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July 4, 2017 in Cody Wyoming

Jul 042017

There is no place like Cody, Wyoming for the 4th of July.  People start lining their chairs up right after the parade is finished on the 3rd.  Our small town doubles in size on Sheridan Avenue during the parade on the 4th.  It is an exciting time topped off with lunch at The Irma and the Bagpipers playing 'Gary Owen'. 

Parade Line Up

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Our own Lance Bower, Vice President of the Stampede Board. 

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Yucca Plants

Jun 122017

Soapweed yucca is a Great Plains species native to Wyoming. The lance-like leaves are stiff, coarse, and sharp but worth the blood-letting for the tall spikes of whitish pendulant flowers. Yuccas don’t bloom every year, but some years are phenomenal. Because of the shape of the flower, pollination can be accomplished by only a single species of insect, the yucca moth. Female yucca moths lay eggs in the ovary and then deliberately pack pollen on the stigma. The growing moth larvae eat the developing seeds but usually not all of them. Before the fruits open to disperse seeds, the caterpillar chews its way out and drops to the ground, where it buries itself, spins a cocoon, and waits out the winter. In the spring, the moths emerge just as the yucca blooms and wait at the flowers to find a mate. In our area, the Yucca tend to bloom about every 3 years.  Last year was a spectacular blooming year. This year there are some rogue plants. The photo is of one next to my house.   (information from University of Wyoming Extension)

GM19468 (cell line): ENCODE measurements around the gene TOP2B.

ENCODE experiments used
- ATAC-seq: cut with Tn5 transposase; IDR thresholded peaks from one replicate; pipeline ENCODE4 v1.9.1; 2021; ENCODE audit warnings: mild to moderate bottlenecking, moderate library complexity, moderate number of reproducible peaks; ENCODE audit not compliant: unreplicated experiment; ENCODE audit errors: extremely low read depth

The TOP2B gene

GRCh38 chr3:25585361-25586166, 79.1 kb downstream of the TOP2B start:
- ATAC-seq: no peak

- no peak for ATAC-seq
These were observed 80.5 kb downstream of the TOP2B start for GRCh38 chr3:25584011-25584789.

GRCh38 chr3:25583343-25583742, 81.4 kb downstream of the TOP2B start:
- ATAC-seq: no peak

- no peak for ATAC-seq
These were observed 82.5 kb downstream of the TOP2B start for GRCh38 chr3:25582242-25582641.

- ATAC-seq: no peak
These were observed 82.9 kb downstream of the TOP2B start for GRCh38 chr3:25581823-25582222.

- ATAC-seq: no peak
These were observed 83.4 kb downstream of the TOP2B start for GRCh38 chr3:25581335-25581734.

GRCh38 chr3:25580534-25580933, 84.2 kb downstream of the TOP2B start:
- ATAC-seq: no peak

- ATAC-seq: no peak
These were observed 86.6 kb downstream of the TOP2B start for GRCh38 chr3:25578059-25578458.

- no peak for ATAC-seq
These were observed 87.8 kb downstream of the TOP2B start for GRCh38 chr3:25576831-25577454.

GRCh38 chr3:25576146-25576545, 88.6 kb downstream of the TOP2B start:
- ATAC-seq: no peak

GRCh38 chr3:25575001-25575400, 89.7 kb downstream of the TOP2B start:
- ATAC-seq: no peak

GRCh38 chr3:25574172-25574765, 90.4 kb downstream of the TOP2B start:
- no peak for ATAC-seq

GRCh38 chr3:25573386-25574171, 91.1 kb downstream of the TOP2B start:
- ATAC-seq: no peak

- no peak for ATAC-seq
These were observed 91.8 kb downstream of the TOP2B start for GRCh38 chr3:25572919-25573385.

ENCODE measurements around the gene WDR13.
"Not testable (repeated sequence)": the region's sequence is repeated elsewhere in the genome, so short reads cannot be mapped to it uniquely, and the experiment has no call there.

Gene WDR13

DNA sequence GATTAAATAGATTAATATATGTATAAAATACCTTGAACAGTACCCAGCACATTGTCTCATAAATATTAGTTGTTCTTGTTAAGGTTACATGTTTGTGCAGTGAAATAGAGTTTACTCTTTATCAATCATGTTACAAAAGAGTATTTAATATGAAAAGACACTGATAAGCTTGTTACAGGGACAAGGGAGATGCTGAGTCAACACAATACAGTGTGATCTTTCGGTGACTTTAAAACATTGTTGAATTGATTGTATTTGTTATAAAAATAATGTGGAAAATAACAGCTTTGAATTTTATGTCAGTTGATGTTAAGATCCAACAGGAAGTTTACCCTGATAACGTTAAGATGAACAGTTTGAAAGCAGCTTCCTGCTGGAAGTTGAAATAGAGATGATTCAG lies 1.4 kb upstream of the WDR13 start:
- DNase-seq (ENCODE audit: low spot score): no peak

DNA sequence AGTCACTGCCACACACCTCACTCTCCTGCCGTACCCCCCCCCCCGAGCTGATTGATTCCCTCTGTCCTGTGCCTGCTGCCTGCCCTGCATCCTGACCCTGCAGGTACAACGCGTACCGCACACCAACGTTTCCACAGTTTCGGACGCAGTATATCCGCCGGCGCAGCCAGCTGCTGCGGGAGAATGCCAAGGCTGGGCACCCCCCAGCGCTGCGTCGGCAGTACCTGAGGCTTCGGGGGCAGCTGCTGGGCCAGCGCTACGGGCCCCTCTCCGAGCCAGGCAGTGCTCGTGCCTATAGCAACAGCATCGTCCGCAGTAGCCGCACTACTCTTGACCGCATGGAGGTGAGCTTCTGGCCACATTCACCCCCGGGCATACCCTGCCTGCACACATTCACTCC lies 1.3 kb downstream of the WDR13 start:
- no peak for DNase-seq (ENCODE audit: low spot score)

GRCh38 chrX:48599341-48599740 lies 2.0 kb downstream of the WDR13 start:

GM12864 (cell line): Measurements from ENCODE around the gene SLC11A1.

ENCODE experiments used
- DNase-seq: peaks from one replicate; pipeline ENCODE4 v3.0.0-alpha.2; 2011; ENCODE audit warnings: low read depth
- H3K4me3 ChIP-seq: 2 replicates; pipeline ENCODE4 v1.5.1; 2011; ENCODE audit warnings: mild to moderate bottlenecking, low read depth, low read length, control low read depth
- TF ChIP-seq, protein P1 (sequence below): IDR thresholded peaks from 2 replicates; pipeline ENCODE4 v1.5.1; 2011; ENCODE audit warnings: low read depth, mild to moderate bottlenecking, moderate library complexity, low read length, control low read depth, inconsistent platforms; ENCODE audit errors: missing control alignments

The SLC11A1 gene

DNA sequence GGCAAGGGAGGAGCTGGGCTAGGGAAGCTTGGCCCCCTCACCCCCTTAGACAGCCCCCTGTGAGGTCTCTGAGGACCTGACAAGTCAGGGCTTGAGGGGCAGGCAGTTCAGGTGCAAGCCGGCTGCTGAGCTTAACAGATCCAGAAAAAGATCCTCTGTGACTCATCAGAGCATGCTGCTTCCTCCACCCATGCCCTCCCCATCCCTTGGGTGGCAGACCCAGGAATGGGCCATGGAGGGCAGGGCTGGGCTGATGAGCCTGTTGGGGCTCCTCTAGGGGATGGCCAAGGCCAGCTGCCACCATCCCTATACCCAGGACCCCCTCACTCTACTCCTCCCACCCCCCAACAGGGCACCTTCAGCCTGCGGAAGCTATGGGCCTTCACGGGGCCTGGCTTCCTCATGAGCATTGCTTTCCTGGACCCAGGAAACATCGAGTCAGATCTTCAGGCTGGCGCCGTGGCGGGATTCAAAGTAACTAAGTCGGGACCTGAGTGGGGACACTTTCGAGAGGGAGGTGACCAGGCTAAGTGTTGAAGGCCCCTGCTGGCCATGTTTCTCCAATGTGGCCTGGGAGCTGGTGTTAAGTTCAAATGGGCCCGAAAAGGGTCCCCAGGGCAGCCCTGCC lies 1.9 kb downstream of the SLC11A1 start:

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Soapweed Yucca plant

Apr 052017

Soapweed yucca is a Great Plains species native to Wyoming. The lance-like leaves are stiff, coarse, and sharp but worth the blood-letting for the tall spikes of whitish pendulant flowers. Yuccas don’t bloom every year, but some years are phenomenal. Because of the shape of the flower, pollination can be accomplished by only a single species of insect, the yucca moth. Female yucca moths lay eggs in the ovary and then deliberately pack pollen on the stigma. The growing moth larvae eat the developing seeds but usually not all of them. Before the fruits open to disperse seeds, the caterpillar chews its way out and drops to the ground, where it buries itself, spins a cocoon, and waits out the winter. In the spring, the moths emerge just as the yucca blooms and wait at the flowers to find a mate. In our area, the Yucca tend to bloom about every 3 years. It is a spectacular site. (information from University of Wyoming Extension)

 

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